As a piece of immersive theatre, the Punchdrunk production company once again deserves full points for scale and spectacle. Their latest is an interpretation of bloody Renaissance drama The Duchess of Malfi, in partnership with the ENO, which unfolds over three floors of deserted office building somewhere a bit derelict under the London City Airport flight path.
So what, the uninitiated might ask, is ‘immersive theatre’? Anything involving actors and spectators that diverges from the traditional format of players on a stage performing to a passive (probably seated) audience. Both parties inhabit the same space, with varying degrees of interaction between the two. In Punchdrunk’s case, their preferred method seems to be to thematically deck out an entire building, send the audience in (masked), and, after a while of acclimatising, release a fleet of actors to fill the myriad spaces with action.
Whether or not, as a member of the audience, you are present in the right place at the right time for critical parts of the plot, is totally up to luck and intuition. Which means that the effect is an impression of a play, of certain themes, rather than a coherent whole, or a followable story. The genius in past productions has been to use this aspect to entice the audience, like a detective in a small town of tight-lipped locals, to try and figure out what the hell is going on, picking up clues from props, pursuing particular characters on their way.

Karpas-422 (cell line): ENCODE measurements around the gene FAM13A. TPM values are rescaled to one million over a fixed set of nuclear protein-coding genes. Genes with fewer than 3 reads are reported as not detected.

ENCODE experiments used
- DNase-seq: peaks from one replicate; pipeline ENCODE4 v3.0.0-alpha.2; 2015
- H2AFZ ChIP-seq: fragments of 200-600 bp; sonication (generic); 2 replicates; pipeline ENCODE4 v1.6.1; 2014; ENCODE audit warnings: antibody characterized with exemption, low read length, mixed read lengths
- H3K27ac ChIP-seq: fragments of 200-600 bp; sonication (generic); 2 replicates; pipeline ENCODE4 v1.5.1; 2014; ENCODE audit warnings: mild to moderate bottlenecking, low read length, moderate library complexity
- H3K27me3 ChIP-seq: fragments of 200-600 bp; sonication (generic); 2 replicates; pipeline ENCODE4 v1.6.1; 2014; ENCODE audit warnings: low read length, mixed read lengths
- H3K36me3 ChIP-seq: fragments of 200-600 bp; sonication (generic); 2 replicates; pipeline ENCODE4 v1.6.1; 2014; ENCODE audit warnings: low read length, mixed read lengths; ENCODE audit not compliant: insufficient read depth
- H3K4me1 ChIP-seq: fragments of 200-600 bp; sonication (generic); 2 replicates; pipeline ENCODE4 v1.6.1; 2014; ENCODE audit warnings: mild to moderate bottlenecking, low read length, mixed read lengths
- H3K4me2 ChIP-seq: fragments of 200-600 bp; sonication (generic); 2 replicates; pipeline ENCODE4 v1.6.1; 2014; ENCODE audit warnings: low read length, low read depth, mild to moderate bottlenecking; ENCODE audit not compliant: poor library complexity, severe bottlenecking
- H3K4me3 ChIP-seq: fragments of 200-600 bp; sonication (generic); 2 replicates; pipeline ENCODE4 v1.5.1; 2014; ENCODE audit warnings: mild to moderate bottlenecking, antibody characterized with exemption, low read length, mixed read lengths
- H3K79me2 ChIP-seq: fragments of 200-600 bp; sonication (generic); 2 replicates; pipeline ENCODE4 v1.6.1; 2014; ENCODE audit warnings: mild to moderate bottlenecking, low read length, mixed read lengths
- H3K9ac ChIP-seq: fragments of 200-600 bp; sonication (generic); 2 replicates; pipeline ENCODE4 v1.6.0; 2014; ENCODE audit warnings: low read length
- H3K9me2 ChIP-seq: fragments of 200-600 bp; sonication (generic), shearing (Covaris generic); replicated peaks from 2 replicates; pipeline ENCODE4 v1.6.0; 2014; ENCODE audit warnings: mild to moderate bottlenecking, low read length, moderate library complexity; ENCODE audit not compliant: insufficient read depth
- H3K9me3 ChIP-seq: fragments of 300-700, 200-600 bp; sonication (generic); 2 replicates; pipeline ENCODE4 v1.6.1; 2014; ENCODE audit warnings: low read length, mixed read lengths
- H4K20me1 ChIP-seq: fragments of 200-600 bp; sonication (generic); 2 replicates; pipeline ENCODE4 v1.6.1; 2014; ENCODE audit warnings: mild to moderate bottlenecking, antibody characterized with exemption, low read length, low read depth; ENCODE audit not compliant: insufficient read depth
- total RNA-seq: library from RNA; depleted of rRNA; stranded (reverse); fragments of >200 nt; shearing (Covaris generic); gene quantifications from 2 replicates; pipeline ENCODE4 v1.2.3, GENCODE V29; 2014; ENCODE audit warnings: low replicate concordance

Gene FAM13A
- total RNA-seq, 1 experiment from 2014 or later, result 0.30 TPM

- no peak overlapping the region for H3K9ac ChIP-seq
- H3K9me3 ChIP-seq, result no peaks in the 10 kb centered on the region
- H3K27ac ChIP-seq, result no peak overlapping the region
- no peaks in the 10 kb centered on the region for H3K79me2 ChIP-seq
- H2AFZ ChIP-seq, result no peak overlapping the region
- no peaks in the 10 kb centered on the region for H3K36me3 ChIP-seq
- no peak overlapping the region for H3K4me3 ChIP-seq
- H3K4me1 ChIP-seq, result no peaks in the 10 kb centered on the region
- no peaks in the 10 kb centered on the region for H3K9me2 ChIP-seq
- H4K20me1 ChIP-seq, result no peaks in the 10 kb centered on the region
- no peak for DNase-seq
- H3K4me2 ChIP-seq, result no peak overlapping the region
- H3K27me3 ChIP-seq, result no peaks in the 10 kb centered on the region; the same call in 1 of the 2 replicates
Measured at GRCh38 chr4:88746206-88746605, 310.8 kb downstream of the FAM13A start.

Unusually for this innovative theatre group, whose reputation for immersive experiences is growing, the critical reviews haven’t been great. There was one particularly dismissive reviewer in the Metro. Although I doubt Punchdrunk’s enthusiastic following will be much damaged, I did indeed leave feeling, although overwhelmed by the whole, ultimately slightly short-changed.
The problem is that the Duchess of Malfi is a fabulously complex story. Even if you did know it back-to-front, it would be an extreme mental exercise to piece together the disparate fragments in any meaningful way. There is a fine line between alluringly mysterious and frustratingly obscure. Unfortunately I think this production tipped over into self-indulgently obtuse. However it’s easy to see how it happens. With a loyal and knowing audience, the makers presumably want to challenge them further, go one better than last time, push the boundaries again. But they are moving in too many conflicting directions at once, trying to keep what worked last time but do more.
The tenuous links to medical testing are a case in point. The insinuation that you are walking into a quarantined zone certainly heightens the haunted house effect, as was the case with the mystery killer sickness in ‘Masque of the Red Death’. But this time the link to the story is the Duchess’ twin brother’s affliction with Lycanthropy (also known as ‘thinking you’re a werewolf’). The leap from 20th century underground laboratory to Renaissance court drama just didn’t work. The entrance was a red herring in relation to the rest of the experience.
Again, with the attempt to marry their previous tricks with opera, if they were going to complicate the experience in this way perhaps they should have simplified it in others. The score, of the type written more to demonstrate the prowess of the vocalists in being able to jump three octaves and back again in the space of a single word, is difficult to appreciate in this fragmented way. It’s also almost impossible to understand what the characters are saying. Given that there is no other spoken word, if you can’t interpret the arias, you’re lost.
And once again the set relied heavily on lots of velvet and low-level lighting: overall it felt too much like a slightly confused rehashing of the macabre funhouse that worked so well in Masque of the Red Death. And like all sequels – it just wasn’t quite as good.